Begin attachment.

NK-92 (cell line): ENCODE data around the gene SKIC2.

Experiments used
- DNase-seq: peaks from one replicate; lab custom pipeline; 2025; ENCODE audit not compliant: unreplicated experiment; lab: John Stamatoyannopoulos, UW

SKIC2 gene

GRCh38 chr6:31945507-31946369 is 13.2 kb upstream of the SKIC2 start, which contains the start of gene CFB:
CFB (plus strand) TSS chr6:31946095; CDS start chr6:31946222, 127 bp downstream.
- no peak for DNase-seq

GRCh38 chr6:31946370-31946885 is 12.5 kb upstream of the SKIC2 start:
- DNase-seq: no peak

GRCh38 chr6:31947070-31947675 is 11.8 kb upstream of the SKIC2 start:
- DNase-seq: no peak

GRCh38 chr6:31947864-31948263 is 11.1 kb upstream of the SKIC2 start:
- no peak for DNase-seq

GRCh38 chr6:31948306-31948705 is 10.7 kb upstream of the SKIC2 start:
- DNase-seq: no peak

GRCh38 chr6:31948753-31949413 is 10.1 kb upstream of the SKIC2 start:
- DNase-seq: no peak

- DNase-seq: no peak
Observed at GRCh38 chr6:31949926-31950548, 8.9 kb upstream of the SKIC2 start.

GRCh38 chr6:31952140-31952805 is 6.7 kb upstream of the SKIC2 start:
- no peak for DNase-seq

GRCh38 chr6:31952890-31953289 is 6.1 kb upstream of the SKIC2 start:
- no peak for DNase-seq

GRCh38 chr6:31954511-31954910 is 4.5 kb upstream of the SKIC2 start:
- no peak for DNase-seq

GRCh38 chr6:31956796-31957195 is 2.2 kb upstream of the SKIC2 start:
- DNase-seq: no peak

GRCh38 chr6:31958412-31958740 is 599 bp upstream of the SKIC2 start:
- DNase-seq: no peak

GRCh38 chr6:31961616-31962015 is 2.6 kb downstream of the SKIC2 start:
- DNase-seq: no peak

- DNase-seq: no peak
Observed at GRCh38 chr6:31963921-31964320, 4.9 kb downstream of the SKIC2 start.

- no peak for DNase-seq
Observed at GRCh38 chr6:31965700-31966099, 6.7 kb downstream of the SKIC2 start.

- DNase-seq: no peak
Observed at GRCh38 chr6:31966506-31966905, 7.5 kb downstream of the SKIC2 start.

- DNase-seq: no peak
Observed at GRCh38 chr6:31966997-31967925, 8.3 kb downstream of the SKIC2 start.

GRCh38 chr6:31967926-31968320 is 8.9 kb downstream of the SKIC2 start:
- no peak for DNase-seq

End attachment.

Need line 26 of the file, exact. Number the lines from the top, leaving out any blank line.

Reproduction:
GRCh38 chr6:31956796-31957195 is 2.2 kb upstream of the SKIC2 start: